3. Deforestation in Amazonia. WRI offers presentations on forest ecosystems and deforestation. The Tropical Rainforest Information Center offers a presentation on deforestation. The World Rainforest Movement Web site offers a presentation on deforestation and its causes; a collection of articles and links about Brazil is included. The July 2000 issue of Geographical Magazine had an article by N. Middleton titled "Total tropical travesty." The 8 April 1999 issue of Nature had an article by D. Nepstad et al. titled "Large-scale impoverishment of Amazonian forests by logging and fire"; BBC News provides a news article by A. Kirby about this research titled "Amazon forest loss estimates double." NASA's Earth Observatory provides a presentation by G. Urquhart et al. on tropical deforestation. A study titled "Avança Brasil: The Environmental Costs for Amazonia" is made available by IPAM (Instituto de Pesquisa Ambiental da Amazônia); the presentation is also available from the Woods Hole Research Center (WHRC). The Brazilian National Institute for Space Research (INPE) makes available a report "Monitoring of the Brazilian Amazon forest by satellite 1999-2000." BBC News had a 25 May 2001 article titled "Amazon destruction surges" and a 25 June 2001 article by A. Kirby titled "Amazon forest 'could vanish fast'." The Environmental and Societal Impacts Group of the National Center for Atmospheric Research provides a 1997 report by M. Glantz, A. Brook, and P. Parisi titled "Rates and processes of Amazon deforestation." The Trade and Environment Database, American University, includes a case study on Brazil deforestation and logging; the associated Inventory of Conflict and Environment includes a case study on Amazon deforestation and Brazil land problems.

  4. Brazil's environmental policies. The Brazilian Embassy in Washington offers an information page with links to resources on environmental issues; a report by the Brazilian Ministry of the Environment titled "Sustainable Amazon" is provided. Brazil in Focus includes a section on the Brazilian environment. The Brazilian Embassy in London provides information about the government's forestry policy. The Office for International Affairs of the Brazilian Ministry of the Environment provides an overview of the environment. BBC News had a 25 January 2001 article titled "Brazil to re-examine Amazon project." The World Bank makes available (in Adobe Acrobat format) a 1995 working paper by R. Schneider titled "Government and the economy on the Amazon frontier" and a 2001 case study by D. Mahar and C. Ducrot titled "Land-use zoning on tropical frontiers: Emerging lessons from the Brazilian Amazon." The Operations Evaluation Department of the World Bank issued a July 2000 report titled "Brazil - Forests in the balance: Challenges of conservation with development." The International Institute for Environment and Development provides information about Brazil related to the institute's sustainable private sector forestry project.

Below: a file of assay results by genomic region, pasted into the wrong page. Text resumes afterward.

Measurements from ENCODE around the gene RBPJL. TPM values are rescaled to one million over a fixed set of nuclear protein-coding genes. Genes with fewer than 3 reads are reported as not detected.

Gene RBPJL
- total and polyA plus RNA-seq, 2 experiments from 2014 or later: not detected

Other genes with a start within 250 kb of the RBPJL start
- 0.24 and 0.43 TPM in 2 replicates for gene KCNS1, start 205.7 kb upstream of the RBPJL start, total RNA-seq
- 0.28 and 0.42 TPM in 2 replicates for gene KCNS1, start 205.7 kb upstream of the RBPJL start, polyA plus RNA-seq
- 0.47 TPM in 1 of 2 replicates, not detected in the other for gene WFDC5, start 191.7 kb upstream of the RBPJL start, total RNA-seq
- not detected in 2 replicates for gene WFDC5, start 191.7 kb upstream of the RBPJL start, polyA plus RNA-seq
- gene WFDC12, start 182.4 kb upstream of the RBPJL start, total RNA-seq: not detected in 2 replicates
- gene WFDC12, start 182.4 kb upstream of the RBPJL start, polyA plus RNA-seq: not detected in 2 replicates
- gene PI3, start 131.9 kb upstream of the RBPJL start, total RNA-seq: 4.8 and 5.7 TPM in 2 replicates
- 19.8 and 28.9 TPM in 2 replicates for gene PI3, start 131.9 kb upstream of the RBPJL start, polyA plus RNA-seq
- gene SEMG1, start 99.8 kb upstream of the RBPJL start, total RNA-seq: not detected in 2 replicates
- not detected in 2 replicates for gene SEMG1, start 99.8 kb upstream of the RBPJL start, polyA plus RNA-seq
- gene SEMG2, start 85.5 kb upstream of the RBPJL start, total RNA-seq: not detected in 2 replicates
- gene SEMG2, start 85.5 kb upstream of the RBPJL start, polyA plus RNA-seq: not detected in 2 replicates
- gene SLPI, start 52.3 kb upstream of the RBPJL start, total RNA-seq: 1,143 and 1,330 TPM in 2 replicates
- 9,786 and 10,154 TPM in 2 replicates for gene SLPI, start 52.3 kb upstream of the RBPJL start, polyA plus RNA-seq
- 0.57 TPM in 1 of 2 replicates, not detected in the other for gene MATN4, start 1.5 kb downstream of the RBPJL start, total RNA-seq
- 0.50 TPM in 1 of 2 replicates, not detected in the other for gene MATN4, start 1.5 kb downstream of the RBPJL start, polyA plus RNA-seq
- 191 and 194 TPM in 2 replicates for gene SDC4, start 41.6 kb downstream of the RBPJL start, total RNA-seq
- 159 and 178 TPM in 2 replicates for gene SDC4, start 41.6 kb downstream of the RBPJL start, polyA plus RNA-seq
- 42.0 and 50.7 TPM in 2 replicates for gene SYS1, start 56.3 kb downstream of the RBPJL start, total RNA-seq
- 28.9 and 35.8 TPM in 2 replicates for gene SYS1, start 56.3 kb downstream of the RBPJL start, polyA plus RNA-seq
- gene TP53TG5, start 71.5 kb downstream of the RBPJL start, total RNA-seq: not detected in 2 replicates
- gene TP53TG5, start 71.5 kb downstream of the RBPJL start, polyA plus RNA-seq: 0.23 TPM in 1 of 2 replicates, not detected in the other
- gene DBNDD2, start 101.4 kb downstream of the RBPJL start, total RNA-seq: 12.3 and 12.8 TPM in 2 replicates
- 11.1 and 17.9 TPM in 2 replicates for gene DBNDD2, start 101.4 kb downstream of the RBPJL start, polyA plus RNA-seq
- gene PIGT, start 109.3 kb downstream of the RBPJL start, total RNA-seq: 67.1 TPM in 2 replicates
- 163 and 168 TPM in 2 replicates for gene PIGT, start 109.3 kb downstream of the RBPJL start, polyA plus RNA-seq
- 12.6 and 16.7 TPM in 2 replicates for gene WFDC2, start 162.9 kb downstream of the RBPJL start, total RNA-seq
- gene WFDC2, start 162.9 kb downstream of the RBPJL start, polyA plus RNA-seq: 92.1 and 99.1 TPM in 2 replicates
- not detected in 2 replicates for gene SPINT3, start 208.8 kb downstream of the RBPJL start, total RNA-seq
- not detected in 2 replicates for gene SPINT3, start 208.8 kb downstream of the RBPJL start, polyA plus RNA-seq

5. Paving the Cuiabá-Santarém highway. Brazil in Focus includes information about the cities of Cuiabá and Santarém. The Brazilian Embassy in London provides information about the cities of Cuiabá and Santarém. The Cuiabá-Santarém highway is shown on a map of Brazil available from the World Atlas Web site. The IPAM/WHRC presentation on Avança Brasil includes a section with maps of proposed highway improvements and their effects. The 6 October 2000 issue of Time had an article by E. Linden titled "The road to disaster" about the threat of highways to the rainforest. BBC News provides a 19 January 2001 article titled "Roads lead to Amazon 'destruction'." The Forest Conservation Portal provides an article by J. Vidal titled "Highways to hell: Is the Amazon rainforest finished?"

  6. Information about Mato Grosso is provided by Brazil in Focus. The Brazilian Embassy in London provides information about Mato Grosso. The November 1999 issue of Brazzil had an article about Mato Grosso titled "Welcome to the frontier." The 10 July 2001 issue of the New York Times had an article by J. Rich about soy production in Mato Grosso titled "Soy growers in Brazil shadow U.S. farmers." The July 2000 issue of Progressive Farmer had an article by J. Patrico titled "The land boom in Brazil: In Mato Grosso, you'll find plenty of soybeans, cotton, corn -- and faces of new competition." Amazonia Web site of the European Working Group on Amazonia offers an article titled "Brazil: Another route for soya export, paved roads, hidrovias and ports."

  7. Remote sensing and geographic information systems (GIS). A Remote Sensing Tutorial is made available by the Applied Information Sciences Branch, NASA/Goddard Space Flight Center. The Remote Sensing Core Curriculum is sponsored by the American Society for Photogrammetry & Remote Sensing. The Remote Sensing Advanced Technology Web site offers a collection of tutorials. The U.S. Geological Survey (USGS) offers an information page about GIS. GIS.com provides an introduction to GIS. CIPEC provides information about its use of GIS and remote sensing. The FAO Sustainable Development Department offers a presentation titled "Geographic information systems in sustainable development."